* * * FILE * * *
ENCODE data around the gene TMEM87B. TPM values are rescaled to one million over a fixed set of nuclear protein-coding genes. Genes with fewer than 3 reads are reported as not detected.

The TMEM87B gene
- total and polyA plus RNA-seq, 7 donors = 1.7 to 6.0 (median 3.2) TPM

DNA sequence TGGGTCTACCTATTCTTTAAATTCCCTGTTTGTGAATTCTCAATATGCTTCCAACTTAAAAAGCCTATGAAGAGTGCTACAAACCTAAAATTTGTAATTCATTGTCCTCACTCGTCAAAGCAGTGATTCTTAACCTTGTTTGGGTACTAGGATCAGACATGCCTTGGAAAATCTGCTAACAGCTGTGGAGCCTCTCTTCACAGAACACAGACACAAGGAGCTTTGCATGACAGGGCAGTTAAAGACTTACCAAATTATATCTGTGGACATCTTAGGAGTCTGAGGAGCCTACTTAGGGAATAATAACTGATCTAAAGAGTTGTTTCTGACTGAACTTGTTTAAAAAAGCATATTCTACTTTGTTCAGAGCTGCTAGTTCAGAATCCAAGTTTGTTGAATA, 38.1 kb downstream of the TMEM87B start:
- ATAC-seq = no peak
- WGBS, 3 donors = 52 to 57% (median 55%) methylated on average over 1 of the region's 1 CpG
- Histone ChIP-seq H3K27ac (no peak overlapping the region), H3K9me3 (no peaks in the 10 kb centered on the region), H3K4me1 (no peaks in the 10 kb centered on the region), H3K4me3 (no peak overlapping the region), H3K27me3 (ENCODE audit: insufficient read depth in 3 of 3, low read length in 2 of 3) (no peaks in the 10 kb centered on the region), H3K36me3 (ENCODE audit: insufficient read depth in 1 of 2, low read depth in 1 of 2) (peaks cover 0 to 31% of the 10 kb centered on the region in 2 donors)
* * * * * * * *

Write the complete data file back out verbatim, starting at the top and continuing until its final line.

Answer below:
ENCODE data around the gene TMEM87B. TPM values are rescaled to one million over a fixed set of nuclear protein-coding genes. Genes with fewer than 3 reads are reported as not detected.

The TMEM87B gene
- total and polyA plus RNA-seq, 7 donors = 1.7 to 6.0 (median 3.2) TPM

DNA sequence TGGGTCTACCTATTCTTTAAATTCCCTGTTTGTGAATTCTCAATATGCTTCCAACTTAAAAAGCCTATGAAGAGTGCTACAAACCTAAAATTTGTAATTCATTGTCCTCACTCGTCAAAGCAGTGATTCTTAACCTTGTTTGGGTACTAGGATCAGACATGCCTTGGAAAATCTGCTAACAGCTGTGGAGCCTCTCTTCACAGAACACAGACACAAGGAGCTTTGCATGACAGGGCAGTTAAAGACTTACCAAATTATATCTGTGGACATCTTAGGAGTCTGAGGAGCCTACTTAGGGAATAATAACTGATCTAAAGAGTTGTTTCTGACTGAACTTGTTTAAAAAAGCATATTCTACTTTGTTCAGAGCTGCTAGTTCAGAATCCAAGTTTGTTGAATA, 38.1 kb downstream of the TMEM87B start:
- ATAC-seq = no peak
- WGBS, 3 donors = 52 to 57% (median 55%) methylated on average over 1 of the region's 1 CpG
- Histone ChIP-seq H3K27ac (no peak overlapping the region), H3K9me3 (no peaks in the 10 kb centered on the region), H3K4me1 (no peaks in the 10 kb centered on the region), H3K4me3 (no peak overlapping the region), H3K27me3 (ENCODE audit: insufficient read depth in 3 of 3, low read length in 2 of 3) (no peaks in the 10 kb centered on the region), H3K36me3 (ENCODE audit: insufficient read depth in 1 of 2, low read depth in 1 of 2) (peaks cover 0 to 31% of the 10 kb centered on the region in 2 donors)